"I think I'm here because I wrote an article called The Nature and Function of the Patent System..." This is how Edmund Kitch, Professor of Law at the University of Virginia School of Law, began his talk at a lively panel I attended on Thursday, September 12 at "The Commercial Function of Patents in Today's Innovation Economy," the inaugural academic conference on intellectual property at George Mason University School of Law's new Center for Protection of Intellectual Property (CPIP). Kitch, of course, was referring to his famous article on the role of patents in facilitating commercialization and efficient coordination of research. But patents were not Kitch's topic. Instead, Kitch was here to talk about what he sees as another important mechanism for facilitating commercialization of new ideas and business models: crowd funding.
Crowdfunding is relatively new. Sean O'Connor, Professor of Law at the University of Washington School of Law, who spoke after Kitch on the panel, defined crowdfunding generally as "web-based general solicitation of funds for a venture." The most famous instance is Kickstarter, which allows the general public to provide small donations for discrete projects in exchange for a promise (e.g. a ticket to the show you plan to put on, a sample of the watch you plan to manufacture, or "I promise I'll do it soon...") But Kickstarter, O'Connor emphasized, is project-based financing and only a limited version of what we could ultimately get from crowdfunding platforms: enterprise financing, where disperse investors put money into a company in exchange for an equity stake, just as they do in public securities markets. Moreover, O'Connor explained, the recent JOBS Act (2012) (which awaits implementation) was ostensibly passed partly in response to funding mechanisms like Kickstarter. But JOBS actually has very little to say about Kickstarter, which operates within a variety of limitations, including that it can only be used to fund discrete, time-limited projects and cannot be used to fund ongoing business operations or to "raise equity or solicit loans." What JOBS does do, O'Connor said, is create a new system for regulating crowd-based enterprise financing that is actually quite burdensome and may pose many of the same risks for participating companies as traditional SEC regulations do for large companies (e.g. costly disclosures, conservative management).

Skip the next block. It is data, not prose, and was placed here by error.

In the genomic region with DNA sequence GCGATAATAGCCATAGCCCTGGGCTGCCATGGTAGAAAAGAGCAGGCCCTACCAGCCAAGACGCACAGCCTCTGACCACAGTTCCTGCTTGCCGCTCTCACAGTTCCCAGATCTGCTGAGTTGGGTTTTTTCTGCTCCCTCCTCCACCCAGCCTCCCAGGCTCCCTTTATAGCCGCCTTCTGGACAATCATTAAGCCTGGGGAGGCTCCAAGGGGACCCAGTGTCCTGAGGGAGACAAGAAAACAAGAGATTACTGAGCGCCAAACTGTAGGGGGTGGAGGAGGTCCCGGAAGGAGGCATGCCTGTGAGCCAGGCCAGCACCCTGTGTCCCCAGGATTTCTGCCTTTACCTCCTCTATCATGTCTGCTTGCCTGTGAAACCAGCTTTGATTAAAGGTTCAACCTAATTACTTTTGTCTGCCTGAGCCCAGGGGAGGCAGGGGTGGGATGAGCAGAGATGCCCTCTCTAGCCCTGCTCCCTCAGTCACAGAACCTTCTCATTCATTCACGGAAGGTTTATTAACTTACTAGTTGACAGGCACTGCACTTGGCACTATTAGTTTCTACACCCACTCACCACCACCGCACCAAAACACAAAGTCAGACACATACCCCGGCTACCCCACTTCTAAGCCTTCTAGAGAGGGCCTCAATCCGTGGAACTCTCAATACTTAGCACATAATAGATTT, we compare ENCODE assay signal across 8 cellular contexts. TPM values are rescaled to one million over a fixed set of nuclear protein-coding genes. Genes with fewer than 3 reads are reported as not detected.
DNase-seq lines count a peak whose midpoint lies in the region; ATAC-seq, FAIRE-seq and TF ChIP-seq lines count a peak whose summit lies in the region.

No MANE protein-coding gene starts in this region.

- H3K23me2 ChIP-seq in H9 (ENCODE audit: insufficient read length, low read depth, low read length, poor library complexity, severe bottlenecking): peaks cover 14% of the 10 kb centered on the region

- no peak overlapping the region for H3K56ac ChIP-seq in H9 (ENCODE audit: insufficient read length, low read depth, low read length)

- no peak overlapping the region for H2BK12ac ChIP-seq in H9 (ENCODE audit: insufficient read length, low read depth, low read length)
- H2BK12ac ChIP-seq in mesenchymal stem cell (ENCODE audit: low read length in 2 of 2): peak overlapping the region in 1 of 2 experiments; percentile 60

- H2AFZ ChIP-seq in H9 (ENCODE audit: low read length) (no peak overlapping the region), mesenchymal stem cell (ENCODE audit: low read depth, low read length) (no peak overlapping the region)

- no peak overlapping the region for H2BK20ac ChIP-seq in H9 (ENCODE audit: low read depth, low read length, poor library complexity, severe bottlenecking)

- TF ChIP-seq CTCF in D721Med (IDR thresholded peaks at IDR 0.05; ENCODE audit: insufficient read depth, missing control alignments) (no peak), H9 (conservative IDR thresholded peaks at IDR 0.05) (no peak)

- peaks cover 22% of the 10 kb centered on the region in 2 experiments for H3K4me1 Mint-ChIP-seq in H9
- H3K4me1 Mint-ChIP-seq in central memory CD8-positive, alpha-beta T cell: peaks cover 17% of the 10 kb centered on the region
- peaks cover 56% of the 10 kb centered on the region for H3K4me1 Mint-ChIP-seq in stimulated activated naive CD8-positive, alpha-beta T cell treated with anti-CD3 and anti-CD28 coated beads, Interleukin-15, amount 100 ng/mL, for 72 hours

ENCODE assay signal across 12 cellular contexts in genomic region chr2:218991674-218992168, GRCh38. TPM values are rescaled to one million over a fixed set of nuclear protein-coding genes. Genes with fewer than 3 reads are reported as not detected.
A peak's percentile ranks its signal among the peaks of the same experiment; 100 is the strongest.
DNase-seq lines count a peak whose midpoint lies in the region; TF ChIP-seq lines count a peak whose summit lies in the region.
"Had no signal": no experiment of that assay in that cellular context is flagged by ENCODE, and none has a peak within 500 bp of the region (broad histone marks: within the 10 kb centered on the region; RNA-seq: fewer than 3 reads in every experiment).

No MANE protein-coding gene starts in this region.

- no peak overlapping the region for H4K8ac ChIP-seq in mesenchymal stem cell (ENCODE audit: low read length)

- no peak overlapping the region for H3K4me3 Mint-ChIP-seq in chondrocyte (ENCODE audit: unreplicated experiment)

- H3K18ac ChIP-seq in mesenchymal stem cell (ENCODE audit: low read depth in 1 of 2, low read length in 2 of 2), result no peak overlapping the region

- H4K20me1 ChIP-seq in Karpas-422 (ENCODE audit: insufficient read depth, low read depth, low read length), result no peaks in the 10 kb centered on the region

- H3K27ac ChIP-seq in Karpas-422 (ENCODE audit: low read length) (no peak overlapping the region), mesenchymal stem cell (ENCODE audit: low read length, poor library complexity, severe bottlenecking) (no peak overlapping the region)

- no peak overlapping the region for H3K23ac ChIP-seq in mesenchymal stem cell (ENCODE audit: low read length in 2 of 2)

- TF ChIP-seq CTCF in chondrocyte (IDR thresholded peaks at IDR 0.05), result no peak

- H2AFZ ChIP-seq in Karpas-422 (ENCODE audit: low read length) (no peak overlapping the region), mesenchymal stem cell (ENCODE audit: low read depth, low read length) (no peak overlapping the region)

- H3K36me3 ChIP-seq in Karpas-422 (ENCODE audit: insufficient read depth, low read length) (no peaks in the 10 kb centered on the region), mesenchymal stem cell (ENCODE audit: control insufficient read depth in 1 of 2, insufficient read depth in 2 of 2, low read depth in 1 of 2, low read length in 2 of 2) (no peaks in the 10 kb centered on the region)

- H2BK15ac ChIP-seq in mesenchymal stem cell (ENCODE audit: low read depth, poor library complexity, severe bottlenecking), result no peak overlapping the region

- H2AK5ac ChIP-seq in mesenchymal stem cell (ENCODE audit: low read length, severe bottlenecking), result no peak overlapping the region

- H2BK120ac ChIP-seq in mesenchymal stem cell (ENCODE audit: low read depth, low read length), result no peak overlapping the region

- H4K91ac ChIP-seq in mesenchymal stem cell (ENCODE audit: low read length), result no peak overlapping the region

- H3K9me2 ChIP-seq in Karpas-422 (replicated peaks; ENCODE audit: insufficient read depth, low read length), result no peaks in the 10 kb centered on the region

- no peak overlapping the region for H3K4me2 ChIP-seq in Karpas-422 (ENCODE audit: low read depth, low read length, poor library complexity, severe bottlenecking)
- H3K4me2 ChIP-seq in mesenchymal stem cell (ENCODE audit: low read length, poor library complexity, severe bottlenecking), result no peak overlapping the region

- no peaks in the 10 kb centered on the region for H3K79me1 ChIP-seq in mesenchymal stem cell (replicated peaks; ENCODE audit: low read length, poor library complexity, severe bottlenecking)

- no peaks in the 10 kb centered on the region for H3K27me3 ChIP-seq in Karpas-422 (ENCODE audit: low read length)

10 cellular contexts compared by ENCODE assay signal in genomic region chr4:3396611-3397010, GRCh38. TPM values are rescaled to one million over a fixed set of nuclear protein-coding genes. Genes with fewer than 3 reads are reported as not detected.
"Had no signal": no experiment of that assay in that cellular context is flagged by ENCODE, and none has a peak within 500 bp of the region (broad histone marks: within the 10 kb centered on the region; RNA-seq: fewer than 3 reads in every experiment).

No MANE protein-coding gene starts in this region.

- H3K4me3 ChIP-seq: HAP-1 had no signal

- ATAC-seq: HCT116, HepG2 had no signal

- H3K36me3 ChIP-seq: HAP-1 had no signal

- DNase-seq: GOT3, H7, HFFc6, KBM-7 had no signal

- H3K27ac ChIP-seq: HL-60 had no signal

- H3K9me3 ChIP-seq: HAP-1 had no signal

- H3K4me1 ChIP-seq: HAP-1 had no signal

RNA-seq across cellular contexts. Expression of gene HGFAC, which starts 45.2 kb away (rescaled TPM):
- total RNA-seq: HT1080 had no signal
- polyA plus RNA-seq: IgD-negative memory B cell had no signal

Kitch, for his part, was not particularly concerned about either the distinction between project and enterprise financing, or the details and potential consequences of the JOBS Act. Kitch sees no difference between public investments in projects and enterprises. They are both "securities contracts" under the Howey test, he says, it's just that on Kickstarter financiers enter into "debt contracts" that are "payable in things versus dollars." Kitch's view is that all forms crowdfunding should be allowed based on citizens' right to invest in whatever they choose. The securities laws, Kitch said, were designed in part to protect investors from "unwise" investment decisions. (The laws do this by ensuring that buyers of public securities receive complete and accurate information before they invest and by prohibiting "material" misrepresentations and fraudulent market manipulations.) But Kitch recommends that we treat unregulated investing more like gambling or the lottery - let people make whatever bets they want, but find a way to profit from it. And what about the SEC? Kitch does not think it should be abolished - at least not right away. Instead, he thinks businesses should be able to advertise for general financing on sites like Kickstarter, so long as they make clear that the offerings are "not cleared by the SEC." Then investors can "vote with their feet," choosing either to invest in companies regulated by the SEC or in companies that solicit on unregulated crowdfunding markets. It could be, Kitch concluded, that this system will work very well, and that one day Amazon.com will be selling securities along with books and used clothing. (Beware, late night shoppers!)
Kitch's views on crowdfunding are controversial, but not altogether surprising given his general emphasis on the importance of efficient allocation of resources to financial prospects, and previous work in which he's written favorably about market-based approaches to regulation by corporate law scholars such as Yale Law School's Roberta Romano. However, I am intrigued by O'Connor's insight that there is a major difference between project-based and enterprise-based crowdfunding, which might warrant very different regulatory approaches. I look forward to reading more on what O'Connor has to say about this difference. Moreover, as I mentioned to Professor Kitch after his talk, no matter how strong the argument is for letting people invest their money however they want, I can't believe the Internet - by giving entrepreneurs the ability to reach a far broader audience, and by making it possible for investors to invest their money "with just one click" - does not change things. If Kitch's vision (let's call it "Kitchstarter") does come to pass, who will participate? Only the sophisticated, or only the stupid?